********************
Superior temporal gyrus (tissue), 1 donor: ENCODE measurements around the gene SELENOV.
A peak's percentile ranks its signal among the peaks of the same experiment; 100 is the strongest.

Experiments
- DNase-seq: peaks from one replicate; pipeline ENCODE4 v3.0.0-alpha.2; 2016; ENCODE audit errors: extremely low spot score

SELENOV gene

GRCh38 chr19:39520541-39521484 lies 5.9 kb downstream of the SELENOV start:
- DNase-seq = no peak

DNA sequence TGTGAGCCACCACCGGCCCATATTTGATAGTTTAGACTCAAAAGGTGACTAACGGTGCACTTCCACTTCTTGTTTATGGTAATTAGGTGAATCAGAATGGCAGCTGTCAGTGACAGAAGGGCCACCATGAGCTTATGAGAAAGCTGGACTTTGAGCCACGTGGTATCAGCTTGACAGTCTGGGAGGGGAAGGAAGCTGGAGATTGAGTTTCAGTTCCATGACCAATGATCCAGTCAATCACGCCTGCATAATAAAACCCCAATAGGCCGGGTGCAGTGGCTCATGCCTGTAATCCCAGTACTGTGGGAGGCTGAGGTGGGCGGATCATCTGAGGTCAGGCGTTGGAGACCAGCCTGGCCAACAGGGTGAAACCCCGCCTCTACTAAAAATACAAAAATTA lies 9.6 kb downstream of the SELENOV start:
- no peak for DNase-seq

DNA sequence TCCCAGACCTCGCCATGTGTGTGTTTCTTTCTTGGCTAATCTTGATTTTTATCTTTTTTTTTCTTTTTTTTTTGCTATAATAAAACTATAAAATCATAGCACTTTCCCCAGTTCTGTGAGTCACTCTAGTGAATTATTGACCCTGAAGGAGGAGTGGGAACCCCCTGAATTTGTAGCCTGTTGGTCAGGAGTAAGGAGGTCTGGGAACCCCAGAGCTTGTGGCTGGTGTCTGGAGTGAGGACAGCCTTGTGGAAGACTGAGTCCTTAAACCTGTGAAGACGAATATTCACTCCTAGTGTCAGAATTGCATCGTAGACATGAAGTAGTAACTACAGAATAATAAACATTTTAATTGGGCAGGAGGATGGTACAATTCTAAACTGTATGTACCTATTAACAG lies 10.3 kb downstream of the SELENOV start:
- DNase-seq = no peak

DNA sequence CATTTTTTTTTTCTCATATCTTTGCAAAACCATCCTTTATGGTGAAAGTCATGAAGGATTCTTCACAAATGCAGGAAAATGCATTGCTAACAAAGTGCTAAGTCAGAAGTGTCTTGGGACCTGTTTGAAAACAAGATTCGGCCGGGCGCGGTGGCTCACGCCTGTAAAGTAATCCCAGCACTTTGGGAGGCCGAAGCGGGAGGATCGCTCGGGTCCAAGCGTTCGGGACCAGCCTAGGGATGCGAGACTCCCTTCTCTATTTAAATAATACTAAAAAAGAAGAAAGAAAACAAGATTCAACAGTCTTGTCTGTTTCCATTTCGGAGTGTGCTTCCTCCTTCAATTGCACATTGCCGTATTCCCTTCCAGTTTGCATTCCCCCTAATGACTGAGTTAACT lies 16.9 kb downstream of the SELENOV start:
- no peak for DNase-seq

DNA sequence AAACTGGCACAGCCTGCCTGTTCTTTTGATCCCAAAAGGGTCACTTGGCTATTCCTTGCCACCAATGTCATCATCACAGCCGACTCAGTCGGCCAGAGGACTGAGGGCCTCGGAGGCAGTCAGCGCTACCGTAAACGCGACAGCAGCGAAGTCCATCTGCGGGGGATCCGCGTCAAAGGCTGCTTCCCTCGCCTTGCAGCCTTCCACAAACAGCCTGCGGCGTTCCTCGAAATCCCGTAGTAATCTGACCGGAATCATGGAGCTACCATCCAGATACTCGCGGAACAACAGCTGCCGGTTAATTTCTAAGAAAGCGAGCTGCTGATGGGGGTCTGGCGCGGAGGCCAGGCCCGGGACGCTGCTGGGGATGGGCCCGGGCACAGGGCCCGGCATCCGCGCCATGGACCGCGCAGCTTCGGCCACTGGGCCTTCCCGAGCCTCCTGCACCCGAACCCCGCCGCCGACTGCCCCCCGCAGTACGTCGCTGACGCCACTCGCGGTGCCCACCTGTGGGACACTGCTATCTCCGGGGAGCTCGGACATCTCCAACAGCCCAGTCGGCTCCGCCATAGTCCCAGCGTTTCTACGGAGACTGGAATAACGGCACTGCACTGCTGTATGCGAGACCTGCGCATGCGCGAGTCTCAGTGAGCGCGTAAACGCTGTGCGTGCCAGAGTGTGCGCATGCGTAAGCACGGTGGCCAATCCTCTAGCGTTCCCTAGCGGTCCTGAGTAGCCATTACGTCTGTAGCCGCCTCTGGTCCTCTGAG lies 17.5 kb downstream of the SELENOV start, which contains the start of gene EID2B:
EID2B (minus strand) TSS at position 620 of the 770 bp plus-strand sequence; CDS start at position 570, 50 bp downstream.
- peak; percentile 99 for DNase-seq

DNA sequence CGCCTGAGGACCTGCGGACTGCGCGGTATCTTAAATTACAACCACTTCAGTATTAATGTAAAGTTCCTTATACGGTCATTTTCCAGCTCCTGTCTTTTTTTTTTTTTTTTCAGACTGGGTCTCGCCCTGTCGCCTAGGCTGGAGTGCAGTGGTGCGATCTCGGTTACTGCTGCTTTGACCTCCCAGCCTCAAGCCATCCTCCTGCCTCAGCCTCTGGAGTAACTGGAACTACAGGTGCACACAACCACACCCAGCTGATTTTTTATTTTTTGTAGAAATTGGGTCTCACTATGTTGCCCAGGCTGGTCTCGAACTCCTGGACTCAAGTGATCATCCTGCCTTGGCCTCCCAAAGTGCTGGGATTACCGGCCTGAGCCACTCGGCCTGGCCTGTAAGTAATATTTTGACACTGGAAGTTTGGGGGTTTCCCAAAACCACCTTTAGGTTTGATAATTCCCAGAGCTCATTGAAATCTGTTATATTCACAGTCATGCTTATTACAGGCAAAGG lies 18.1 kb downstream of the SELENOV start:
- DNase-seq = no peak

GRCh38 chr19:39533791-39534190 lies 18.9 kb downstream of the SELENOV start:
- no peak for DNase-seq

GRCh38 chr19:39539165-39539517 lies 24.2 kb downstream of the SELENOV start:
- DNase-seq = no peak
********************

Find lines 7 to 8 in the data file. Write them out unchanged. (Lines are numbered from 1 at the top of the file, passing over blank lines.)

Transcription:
- DNase-seq = no peak

DNA sequence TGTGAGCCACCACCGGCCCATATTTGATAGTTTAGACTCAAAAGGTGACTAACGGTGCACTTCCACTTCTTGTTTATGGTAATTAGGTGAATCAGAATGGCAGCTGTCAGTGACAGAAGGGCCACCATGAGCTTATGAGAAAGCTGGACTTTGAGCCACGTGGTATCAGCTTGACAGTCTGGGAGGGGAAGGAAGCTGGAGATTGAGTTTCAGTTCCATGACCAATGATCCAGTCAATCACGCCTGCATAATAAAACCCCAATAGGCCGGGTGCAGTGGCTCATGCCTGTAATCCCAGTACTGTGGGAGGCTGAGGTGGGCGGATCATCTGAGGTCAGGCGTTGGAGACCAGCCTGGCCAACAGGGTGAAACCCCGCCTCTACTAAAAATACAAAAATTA lies 9.6 kb downstream of the SELENOV start: